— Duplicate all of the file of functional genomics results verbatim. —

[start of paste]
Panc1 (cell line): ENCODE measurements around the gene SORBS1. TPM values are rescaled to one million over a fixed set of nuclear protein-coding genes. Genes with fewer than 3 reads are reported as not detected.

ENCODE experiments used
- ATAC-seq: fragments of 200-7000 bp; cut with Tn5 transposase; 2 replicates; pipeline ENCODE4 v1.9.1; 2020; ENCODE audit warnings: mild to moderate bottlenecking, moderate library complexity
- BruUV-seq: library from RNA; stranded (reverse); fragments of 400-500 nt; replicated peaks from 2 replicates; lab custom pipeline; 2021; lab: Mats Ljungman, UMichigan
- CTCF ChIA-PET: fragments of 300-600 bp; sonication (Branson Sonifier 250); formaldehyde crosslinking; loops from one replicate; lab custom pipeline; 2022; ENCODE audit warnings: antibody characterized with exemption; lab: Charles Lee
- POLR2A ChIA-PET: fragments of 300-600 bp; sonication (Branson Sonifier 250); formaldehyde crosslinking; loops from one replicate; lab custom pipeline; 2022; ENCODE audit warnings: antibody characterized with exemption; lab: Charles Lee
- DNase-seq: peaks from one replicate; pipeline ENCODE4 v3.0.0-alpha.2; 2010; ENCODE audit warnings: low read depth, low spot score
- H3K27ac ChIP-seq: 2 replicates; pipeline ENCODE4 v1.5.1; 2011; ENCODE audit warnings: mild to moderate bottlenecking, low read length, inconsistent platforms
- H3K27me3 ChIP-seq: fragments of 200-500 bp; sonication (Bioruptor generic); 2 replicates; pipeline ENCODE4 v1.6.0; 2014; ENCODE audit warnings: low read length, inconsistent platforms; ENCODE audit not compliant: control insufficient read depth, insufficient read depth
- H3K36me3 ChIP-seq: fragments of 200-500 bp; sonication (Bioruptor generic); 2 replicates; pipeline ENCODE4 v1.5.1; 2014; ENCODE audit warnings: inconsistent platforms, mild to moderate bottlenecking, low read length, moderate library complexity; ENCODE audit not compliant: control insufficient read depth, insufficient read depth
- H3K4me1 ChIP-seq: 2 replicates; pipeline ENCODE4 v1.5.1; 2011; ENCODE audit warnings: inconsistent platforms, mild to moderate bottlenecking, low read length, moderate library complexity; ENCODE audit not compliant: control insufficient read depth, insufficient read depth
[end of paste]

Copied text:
Panc1 (cell line): ENCODE measurements around the gene SORBS1. TPM values are rescaled to one million over a fixed set of nuclear protein-coding genes. Genes with fewer than 3 reads are reported as not detected.

ENCODE experiments used
- ATAC-seq: fragments of 200-7000 bp; cut with Tn5 transposase; 2 replicates; pipeline ENCODE4 v1.9.1; 2020; ENCODE audit warnings: mild to moderate bottlenecking, moderate library complexity
- BruUV-seq: library from RNA; stranded (reverse); fragments of 400-500 nt; replicated peaks from 2 replicates; lab custom pipeline; 2021; lab: Mats Ljungman, UMichigan
- CTCF ChIA-PET: fragments of 300-600 bp; sonication (Branson Sonifier 250); formaldehyde crosslinking; loops from one replicate; lab custom pipeline; 2022; ENCODE audit warnings: antibody characterized with exemption; lab: Charles Lee
- POLR2A ChIA-PET: fragments of 300-600 bp; sonication (Branson Sonifier 250); formaldehyde crosslinking; loops from one replicate; lab custom pipeline; 2022; ENCODE audit warnings: antibody characterized with exemption; lab: Charles Lee
- DNase-seq: peaks from one replicate; pipeline ENCODE4 v3.0.0-alpha.2; 2010; ENCODE audit warnings: low read depth, low spot score
- H3K27ac ChIP-seq: 2 replicates; pipeline ENCODE4 v1.5.1; 2011; ENCODE audit warnings: mild to moderate bottlenecking, low read length, inconsistent platforms
- H3K27me3 ChIP-seq: fragments of 200-500 bp; sonication (Bioruptor generic); 2 replicates; pipeline ENCODE4 v1.6.0; 2014; ENCODE audit warnings: low read length, inconsistent platforms; ENCODE audit not compliant: control insufficient read depth, insufficient read depth
- H3K36me3 ChIP-seq: fragments of 200-500 bp; sonication (Bioruptor generic); 2 replicates; pipeline ENCODE4 v1.5.1; 2014; ENCODE audit warnings: inconsistent platforms, mild to moderate bottlenecking, low read length, moderate library complexity; ENCODE audit not compliant: control insufficient read depth, insufficient read depth
- H3K4me1 ChIP-seq: 2 replicates; pipeline ENCODE4 v1.5.1; 2011; ENCODE audit warnings: inconsistent platforms, mild to moderate bottlenecking, low read length, moderate library complexity; ENCODE audit not compliant: control insufficient read depth, insufficient read depth